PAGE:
For many cases of hemorrhoids, they are a reflection of your diet and lifestyle.  In some instances, however, genetics and age play a role in the development of hemorrhoids. 


These two factors, while out of our immediate control, can have a lessened impact on hemorrhoid development with a hearty, fibrous diet and a healthy, active lifestyle.

Whether or not your hemorrhoids are because of inexorable causes or a lacking of nutrients can be determined by a conversation between you and your primary care physician.

What Defines Really Bad Hemorrhoids?

The severity of hemorrhoids can be determined by the complications a sufferer can experience with internal and external hemorrhoids.  For internal hemorrhoids, there is a risk of prolapse, meaning the hemorrhoidal column extends beyond the rectum.

Internal hemorrhoids are ranked via a grading symptom with a foundational basis of prolapse severity.  Any hemorrhoid that is categorized Grade II and beyond consists of some form of prolapse.

A prolapse can be mild, or it can be severe, and as far as really bad hemorrhoids are concerned, any state of prolapse should be addressed right away with the help of your doctor.

External hemorrhoids have their own set of complications.  The masses that form around the outside of the anus can trap blood, becoming thrombosed.  But don't worry, these blood clots are not life-threatening, but they are incredibly painful.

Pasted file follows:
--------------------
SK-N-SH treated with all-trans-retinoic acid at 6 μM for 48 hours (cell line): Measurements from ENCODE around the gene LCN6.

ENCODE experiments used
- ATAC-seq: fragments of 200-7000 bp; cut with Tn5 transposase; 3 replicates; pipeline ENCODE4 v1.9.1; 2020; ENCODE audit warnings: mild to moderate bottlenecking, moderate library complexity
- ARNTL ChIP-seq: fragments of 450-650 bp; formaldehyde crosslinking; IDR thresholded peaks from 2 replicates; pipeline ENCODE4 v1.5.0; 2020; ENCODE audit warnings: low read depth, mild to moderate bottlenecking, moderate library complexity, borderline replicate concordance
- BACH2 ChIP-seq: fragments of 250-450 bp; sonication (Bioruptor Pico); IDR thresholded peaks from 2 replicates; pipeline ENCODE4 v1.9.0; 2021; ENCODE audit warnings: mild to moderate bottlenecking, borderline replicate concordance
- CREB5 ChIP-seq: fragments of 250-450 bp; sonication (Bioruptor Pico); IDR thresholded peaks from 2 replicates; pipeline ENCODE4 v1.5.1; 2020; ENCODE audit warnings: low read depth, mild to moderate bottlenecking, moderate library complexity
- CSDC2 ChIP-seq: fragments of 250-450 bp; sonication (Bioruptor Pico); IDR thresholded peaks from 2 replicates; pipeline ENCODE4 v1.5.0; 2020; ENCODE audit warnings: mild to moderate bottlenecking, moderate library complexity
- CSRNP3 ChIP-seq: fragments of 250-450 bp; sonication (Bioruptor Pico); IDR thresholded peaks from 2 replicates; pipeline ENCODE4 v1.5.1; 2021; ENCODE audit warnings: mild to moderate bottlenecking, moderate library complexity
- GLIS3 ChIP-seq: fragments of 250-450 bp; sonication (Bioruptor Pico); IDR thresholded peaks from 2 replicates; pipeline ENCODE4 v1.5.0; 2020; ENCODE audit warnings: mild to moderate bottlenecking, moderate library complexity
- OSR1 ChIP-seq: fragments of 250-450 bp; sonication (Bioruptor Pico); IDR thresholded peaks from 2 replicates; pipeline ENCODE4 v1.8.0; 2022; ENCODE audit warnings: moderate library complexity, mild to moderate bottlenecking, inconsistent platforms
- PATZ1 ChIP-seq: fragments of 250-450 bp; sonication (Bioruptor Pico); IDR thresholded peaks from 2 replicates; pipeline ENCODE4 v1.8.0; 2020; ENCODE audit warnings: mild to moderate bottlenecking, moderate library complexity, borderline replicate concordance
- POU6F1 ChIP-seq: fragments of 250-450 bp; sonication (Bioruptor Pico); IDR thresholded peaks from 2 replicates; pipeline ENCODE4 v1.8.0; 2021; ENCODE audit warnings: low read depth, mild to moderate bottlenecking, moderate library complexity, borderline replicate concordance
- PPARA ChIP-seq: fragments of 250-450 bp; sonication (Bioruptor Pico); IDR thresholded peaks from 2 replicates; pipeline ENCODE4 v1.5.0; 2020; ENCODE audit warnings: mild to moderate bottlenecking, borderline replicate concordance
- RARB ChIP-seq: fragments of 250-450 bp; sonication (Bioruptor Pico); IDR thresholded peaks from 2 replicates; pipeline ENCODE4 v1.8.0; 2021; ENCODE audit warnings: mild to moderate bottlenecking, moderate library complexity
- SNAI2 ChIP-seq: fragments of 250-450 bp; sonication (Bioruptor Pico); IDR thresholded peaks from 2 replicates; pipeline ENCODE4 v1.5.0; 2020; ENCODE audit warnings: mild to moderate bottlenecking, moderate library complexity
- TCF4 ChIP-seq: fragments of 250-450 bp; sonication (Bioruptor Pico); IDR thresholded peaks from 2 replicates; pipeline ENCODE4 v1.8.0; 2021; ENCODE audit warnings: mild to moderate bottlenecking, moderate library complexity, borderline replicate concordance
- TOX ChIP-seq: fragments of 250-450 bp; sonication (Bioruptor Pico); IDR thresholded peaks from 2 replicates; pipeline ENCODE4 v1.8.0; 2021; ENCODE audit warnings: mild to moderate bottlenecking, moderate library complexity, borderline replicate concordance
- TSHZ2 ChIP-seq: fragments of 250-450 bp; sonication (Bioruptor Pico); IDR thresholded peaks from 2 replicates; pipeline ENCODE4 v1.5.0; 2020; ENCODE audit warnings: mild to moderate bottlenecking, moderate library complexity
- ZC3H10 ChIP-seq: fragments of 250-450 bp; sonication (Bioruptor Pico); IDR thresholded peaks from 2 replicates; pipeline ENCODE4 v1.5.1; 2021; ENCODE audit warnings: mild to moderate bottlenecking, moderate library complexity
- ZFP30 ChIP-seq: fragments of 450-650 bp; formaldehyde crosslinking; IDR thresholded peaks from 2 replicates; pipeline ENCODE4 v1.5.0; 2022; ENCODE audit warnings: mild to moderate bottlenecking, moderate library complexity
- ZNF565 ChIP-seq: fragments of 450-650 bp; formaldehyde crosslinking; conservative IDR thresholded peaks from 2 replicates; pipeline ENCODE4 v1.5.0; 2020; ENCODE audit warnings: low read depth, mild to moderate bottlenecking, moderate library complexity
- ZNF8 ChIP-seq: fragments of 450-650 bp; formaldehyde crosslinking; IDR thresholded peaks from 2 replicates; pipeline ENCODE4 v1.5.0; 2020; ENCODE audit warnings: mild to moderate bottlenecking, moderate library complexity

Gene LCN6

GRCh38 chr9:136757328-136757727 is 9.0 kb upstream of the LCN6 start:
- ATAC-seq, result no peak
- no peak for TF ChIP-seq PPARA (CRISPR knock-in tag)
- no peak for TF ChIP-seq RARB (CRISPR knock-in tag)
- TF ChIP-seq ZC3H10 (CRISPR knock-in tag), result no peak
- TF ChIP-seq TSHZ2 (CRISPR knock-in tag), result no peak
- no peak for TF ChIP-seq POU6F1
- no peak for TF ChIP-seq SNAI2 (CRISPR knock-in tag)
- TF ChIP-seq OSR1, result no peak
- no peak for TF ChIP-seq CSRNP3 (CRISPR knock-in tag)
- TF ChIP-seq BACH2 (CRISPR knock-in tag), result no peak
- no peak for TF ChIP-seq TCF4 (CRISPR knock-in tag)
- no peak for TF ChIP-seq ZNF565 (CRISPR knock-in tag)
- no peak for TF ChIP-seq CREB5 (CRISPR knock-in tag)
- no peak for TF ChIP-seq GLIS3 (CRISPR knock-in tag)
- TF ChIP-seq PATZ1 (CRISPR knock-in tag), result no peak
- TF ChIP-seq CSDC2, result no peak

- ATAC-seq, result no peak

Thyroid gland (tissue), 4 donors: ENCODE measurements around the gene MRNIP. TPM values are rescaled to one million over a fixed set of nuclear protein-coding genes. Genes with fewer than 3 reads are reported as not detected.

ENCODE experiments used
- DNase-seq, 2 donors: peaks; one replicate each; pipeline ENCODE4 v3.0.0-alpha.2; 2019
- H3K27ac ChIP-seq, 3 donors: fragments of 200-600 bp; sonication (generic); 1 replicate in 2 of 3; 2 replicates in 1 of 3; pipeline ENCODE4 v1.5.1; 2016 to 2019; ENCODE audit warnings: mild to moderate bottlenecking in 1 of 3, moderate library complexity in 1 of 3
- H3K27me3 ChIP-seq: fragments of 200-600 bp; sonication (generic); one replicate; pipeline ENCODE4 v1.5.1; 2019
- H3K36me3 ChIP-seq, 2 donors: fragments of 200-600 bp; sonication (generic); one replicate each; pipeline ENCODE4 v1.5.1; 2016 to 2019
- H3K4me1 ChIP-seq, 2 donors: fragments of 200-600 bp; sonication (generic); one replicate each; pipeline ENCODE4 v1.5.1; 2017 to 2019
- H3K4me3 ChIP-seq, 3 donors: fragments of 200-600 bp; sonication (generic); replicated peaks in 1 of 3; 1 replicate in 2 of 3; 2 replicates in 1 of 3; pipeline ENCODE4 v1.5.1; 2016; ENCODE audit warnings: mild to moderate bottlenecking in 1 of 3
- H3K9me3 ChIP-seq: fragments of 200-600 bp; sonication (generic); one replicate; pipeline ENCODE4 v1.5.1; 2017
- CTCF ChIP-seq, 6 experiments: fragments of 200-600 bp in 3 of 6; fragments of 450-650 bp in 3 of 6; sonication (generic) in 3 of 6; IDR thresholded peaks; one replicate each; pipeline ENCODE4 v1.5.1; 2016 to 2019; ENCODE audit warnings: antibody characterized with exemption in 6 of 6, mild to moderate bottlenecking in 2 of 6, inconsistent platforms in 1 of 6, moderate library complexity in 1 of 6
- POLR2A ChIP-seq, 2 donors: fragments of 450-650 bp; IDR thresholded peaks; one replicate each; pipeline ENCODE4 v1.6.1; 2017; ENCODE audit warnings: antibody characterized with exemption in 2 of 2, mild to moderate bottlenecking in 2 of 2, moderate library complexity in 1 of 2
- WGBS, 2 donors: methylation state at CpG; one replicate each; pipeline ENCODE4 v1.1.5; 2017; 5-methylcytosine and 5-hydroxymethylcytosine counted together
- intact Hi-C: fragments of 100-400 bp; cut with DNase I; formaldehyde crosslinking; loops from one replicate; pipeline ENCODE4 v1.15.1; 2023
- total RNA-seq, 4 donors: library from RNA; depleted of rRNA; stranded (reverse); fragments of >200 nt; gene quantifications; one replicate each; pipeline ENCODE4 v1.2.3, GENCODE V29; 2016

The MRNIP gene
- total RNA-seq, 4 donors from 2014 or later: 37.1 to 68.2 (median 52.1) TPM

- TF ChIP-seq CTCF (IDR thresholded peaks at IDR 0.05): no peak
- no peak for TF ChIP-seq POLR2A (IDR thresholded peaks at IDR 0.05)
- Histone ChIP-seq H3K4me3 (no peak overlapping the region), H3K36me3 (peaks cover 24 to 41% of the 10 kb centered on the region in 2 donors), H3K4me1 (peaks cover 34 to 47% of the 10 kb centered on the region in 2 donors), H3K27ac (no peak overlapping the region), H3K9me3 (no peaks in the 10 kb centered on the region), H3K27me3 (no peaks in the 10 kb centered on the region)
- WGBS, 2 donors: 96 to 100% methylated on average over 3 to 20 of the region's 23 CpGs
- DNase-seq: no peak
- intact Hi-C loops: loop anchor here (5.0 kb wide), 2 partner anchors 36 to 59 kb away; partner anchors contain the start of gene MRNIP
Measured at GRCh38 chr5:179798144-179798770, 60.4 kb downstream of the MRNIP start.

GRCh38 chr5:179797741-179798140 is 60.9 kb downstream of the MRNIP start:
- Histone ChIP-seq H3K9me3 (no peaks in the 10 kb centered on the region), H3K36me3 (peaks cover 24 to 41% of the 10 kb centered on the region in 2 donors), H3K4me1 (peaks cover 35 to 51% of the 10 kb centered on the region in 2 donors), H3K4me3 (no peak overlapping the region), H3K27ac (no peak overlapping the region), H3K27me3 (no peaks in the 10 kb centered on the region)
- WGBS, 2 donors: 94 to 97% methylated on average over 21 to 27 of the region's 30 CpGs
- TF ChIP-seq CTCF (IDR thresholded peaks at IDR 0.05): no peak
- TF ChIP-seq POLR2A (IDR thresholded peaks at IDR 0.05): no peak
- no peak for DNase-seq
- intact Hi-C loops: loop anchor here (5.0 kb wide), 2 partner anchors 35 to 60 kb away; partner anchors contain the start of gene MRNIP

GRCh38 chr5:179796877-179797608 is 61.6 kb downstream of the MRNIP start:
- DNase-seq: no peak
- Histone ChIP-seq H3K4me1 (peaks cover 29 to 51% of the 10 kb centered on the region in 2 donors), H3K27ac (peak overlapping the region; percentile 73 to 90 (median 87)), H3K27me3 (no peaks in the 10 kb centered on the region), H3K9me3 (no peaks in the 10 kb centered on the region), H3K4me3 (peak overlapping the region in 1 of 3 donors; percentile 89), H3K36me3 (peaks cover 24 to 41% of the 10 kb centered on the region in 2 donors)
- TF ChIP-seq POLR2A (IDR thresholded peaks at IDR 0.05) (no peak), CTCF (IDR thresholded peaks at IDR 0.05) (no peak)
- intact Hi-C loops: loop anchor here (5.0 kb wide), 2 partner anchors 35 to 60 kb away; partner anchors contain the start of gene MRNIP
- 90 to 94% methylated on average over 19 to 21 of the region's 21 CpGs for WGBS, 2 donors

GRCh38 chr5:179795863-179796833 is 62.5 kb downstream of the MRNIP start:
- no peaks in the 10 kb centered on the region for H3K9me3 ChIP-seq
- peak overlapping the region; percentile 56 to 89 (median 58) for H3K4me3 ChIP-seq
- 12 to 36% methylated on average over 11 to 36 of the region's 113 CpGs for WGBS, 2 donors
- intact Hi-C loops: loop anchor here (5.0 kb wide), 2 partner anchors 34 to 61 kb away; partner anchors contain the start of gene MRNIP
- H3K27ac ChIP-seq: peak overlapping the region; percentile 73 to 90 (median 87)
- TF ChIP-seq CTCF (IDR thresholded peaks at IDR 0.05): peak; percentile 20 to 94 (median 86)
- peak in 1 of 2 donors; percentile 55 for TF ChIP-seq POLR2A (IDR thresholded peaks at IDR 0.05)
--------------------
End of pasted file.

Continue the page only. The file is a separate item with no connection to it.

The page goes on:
People with thrombosed hemorrhoids are probably quick to claim to have really bad hemorrhoids.  The pain can be intense and sharp, not to mention the possibility of it becoming ruptured.   If they do burst, you could be at risk of infection.

Severe hemorrhoids can undoubtedly be defined by complications that arise, like thrombosis or prolapse, but they can also be categorized as such based on the severity of their symptoms.

Anal itch can be so interfering in daily activities that it may stop you from engaging in them.  The pain that comes along with external hemorrhoids can make exercise even more of a challenge because of the throbbing and aching discomfort of chafing against the delicate and sensitive protrusions.

Are Bleeding Hemorrhoids Bad?

Most rectal bleeding is from the common cause of hemorrhoids, but there is a chance it could be from another undiagnosed gastrointestinal disorder. First thing's first, you will want to double check with your doctor if you experience bleeding hemorrhoids.

Rectal bleeding from hemorrhoids can be because a hard stool has grated against swollen hemorrhoid inside the lower rectum, which is why you might see bright red blood on the stools after a bowel movement.  This isn't bad, but just an indication that your stools should be more moist and softer.

External hemorrhoids can burst and bleed if they become thrombosed.  The blood clot can do this naturally in a few days, or your doctor may perform the lancing and draining in-office.  Either way, make sure the area is cleaned and taken care of.